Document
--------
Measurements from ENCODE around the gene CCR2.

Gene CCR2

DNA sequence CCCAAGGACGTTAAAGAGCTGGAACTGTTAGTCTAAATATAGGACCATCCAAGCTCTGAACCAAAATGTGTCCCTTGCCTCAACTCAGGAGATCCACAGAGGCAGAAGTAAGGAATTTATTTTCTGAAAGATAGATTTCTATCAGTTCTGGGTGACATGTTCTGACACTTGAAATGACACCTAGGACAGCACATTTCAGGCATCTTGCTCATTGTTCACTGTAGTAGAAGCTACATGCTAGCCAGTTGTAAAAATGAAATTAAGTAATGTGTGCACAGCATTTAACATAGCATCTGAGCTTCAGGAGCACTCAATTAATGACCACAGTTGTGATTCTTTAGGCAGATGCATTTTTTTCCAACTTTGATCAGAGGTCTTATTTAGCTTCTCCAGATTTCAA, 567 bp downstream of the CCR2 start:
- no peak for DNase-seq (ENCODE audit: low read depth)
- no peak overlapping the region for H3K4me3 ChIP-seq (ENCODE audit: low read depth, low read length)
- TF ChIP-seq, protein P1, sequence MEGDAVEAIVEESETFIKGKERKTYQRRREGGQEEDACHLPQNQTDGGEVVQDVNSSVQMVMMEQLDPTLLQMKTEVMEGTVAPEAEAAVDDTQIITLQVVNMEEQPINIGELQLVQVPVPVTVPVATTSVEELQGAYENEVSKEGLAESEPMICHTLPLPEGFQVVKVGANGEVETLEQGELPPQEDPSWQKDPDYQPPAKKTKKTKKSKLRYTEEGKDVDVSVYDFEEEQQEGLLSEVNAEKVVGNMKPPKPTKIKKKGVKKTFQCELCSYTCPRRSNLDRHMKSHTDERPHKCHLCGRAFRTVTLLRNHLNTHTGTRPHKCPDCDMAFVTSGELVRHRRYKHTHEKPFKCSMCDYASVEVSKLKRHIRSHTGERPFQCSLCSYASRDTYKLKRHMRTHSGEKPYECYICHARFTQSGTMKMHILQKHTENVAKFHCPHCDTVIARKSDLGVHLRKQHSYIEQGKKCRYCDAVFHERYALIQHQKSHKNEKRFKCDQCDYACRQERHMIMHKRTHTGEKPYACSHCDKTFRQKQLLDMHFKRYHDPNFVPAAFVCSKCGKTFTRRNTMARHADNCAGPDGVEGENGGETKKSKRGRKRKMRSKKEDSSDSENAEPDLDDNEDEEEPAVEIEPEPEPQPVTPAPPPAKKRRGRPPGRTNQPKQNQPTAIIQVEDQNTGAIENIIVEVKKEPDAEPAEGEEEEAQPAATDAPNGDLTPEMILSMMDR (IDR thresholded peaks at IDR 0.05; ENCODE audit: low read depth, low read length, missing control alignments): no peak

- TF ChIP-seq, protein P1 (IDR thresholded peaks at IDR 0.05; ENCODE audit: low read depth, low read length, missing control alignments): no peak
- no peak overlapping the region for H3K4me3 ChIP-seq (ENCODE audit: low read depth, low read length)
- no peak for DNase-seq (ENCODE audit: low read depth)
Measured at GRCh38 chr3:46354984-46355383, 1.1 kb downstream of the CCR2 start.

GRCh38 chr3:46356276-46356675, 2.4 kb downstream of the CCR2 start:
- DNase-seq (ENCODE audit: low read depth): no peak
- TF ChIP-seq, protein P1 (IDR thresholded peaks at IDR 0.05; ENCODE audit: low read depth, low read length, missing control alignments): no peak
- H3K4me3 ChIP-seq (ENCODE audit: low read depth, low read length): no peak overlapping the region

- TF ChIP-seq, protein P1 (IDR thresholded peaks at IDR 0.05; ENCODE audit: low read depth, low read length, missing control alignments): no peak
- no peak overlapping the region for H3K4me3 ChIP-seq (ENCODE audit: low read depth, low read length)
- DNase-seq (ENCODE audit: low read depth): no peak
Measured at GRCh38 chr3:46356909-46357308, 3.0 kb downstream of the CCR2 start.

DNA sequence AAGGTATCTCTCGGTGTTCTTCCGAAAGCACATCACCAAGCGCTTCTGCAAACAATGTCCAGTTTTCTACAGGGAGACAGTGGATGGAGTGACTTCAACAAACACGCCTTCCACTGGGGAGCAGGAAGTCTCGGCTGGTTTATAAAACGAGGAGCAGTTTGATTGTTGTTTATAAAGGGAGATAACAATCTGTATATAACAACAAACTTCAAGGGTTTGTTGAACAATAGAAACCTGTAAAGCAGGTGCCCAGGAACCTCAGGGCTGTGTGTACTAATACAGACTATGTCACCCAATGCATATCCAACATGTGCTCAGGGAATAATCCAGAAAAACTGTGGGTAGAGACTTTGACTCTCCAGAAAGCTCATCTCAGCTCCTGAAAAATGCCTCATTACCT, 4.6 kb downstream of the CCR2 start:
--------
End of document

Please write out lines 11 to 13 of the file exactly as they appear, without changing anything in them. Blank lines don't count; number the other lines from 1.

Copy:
GRCh38 chr3:46356276-46356675, 2.4 kb downstream of the CCR2 start:
- DNase-seq (ENCODE audit: low read depth): no peak
- TF ChIP-seq, protein P1 (IDR thresholded peaks at IDR 0.05; ENCODE audit: low read depth, low read length, missing control alignments): no peak